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Year : 2021  |  Volume : 12  |  Issue : 1  |  Page : 9-13

Distribution and clinicopathologic characteristics of squamous cell carcinoma of the skin: An analysis of 100 cases

1 Consultant Histopathologist, Department of Histopathology, National Hospital Abuja, Abuja, Nigeria
2 Consultant Histopathologist, 54 Gene, Lagos, Nigeria
3 Department of Medicine, Dermatology Unit, National Hospital Abuja, Abuja, Nigeria
4 Department of Surgery, Plastic and Reconstructive Surgery Unit, National Hospital Abuja, Abuja, Nigeria

Correspondence Address:
Dr. Said Mohammed Amin
Department of Histopathology, National Hospital Abuja, P.O. Box, 14247, Wuse, Abuja 900287
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Source of Support: None, Conflict of Interest: None

DOI: 10.4103/atp.atp_53_20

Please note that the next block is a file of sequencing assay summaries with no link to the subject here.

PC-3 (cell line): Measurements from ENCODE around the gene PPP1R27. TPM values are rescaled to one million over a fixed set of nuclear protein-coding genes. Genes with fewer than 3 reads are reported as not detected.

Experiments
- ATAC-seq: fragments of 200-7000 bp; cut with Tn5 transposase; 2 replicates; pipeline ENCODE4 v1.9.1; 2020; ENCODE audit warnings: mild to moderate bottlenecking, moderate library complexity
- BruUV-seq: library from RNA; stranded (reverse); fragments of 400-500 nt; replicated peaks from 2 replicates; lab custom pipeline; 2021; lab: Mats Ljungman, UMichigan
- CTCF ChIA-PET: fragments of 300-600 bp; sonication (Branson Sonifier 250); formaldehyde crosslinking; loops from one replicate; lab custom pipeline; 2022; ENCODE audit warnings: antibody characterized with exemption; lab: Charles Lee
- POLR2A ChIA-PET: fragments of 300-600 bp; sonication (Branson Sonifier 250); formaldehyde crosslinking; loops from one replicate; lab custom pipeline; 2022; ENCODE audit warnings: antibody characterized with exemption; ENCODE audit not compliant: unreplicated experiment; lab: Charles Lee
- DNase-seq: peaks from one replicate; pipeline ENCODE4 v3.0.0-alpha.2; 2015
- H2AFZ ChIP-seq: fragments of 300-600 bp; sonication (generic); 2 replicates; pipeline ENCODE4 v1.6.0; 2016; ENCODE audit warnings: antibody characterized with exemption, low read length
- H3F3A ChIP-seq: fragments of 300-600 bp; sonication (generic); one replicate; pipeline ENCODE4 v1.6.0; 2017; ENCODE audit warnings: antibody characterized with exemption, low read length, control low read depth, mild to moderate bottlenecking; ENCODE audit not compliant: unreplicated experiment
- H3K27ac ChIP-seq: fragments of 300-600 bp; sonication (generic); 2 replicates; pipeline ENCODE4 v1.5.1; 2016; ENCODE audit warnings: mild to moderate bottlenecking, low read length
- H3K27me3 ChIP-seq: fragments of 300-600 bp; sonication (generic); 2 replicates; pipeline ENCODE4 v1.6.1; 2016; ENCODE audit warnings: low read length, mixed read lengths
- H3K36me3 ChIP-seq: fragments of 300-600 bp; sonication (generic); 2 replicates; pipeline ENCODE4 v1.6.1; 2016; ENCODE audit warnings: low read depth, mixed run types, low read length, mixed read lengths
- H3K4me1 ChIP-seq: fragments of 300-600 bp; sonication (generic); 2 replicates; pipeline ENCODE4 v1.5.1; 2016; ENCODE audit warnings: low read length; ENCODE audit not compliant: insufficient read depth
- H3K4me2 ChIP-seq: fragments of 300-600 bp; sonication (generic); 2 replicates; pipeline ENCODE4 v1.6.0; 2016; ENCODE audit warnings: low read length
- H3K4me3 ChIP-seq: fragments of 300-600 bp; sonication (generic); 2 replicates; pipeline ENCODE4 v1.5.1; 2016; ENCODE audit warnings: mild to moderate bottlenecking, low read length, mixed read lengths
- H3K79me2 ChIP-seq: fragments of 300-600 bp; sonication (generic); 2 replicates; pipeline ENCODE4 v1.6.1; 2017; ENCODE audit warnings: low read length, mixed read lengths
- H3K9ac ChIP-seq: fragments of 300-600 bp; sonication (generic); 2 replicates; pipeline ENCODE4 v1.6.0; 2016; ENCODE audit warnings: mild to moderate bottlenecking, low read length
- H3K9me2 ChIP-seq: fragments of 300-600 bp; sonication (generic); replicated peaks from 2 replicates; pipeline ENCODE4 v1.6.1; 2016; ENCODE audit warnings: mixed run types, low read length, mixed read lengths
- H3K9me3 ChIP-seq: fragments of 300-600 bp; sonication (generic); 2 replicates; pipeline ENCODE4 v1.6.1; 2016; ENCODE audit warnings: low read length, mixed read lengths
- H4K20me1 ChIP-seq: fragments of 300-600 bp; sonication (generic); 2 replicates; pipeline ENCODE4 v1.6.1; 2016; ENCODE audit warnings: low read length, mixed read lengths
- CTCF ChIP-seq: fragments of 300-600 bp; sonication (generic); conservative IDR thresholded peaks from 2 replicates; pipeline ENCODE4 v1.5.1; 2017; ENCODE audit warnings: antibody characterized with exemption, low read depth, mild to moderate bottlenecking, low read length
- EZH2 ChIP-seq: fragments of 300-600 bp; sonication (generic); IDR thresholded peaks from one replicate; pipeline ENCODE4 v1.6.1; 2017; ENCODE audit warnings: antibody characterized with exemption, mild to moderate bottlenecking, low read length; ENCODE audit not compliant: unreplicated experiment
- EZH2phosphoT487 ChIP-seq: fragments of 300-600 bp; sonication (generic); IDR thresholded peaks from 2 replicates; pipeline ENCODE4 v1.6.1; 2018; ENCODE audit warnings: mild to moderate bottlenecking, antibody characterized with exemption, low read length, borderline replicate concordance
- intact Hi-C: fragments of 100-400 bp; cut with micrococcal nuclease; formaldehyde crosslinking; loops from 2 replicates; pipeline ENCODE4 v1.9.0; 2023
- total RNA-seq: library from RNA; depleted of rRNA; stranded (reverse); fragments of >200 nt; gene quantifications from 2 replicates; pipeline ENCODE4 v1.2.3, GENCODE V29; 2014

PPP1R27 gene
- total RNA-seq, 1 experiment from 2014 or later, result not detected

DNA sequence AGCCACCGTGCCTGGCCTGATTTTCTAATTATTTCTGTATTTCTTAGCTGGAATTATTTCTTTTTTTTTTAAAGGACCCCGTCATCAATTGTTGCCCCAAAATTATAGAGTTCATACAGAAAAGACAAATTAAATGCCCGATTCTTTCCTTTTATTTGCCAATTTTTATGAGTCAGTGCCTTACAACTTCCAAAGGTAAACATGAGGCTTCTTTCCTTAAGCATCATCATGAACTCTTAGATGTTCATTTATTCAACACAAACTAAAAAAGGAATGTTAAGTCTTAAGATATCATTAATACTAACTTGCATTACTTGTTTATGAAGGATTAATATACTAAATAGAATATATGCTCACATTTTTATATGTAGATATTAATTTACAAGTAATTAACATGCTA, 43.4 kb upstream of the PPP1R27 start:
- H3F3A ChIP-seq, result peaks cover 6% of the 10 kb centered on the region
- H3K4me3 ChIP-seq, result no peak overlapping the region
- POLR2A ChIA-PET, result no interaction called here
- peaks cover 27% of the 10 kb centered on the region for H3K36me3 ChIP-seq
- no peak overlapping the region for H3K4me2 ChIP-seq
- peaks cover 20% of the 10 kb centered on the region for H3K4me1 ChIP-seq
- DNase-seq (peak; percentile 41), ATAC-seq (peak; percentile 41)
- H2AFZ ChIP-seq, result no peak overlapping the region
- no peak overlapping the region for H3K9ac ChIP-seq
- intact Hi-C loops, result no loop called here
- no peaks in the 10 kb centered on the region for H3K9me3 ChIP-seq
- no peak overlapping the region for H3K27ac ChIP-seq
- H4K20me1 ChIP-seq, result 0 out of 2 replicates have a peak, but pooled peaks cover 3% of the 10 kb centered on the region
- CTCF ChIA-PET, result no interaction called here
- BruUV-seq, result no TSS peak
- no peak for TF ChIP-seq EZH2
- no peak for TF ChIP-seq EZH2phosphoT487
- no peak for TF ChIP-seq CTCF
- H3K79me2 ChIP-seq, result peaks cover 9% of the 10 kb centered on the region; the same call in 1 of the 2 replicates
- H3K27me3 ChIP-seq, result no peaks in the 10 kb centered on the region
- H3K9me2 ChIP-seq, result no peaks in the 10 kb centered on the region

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Background: The World Health Organization estimates that 2–3 million nonmelanocytic skin cancers occur annually worldwide and cutaneous squamous cell carcinoma (cSCC) is the most common of these tumors. This study analyzes the clinicopathological characteristics of SCC of the skin and the demographic profiles of the affected patients. Materials and Methods: A retrospective review of dermatological malignancies from January 2004 to December 2019 in the Department of Histopathology, National Hospital Abuja, was conducted. Data were exported from the department software in comma-separated value format and demographic and other clinicopathological characteristics were analyzed as categorical variables. Descriptive and inferential statistics, bi-variate correlation (Spearman ranking), and binary logistic regression analysis were applied between demographic variables: age and sex as independent variables, and clinicopathological variables: clinical presentation, anatomical site, and histological types. P ≤ 0.05 is considered as statistically significant. Results: A total of 103 cases of cSCC were histologically confirmed during the study period, and these accounted for 25.8% of the dermatological malignancies within the period of the study. There were 59 (57.3%) males and 44 (42.7%) female patients with a male to female ratio 1.3:1. The mean age of the study participant was 35.9 ± 13 and the age range 4–81 years. The peak age incidence was within the third to fourth decade of life accounting for 69 (66.9%). Conclusion: cSCC was predominant in the head and neck region. Age was found to be a significant factor (P < 0.05), patients <50 years were 8 fold likely to develop SCC of the head and neck region (odds ratio = 7.731, 95% confidence interval = 1.257–47.560). Early preventive measures, early presentation, and proper evaluation could improve the outcome of SCC.

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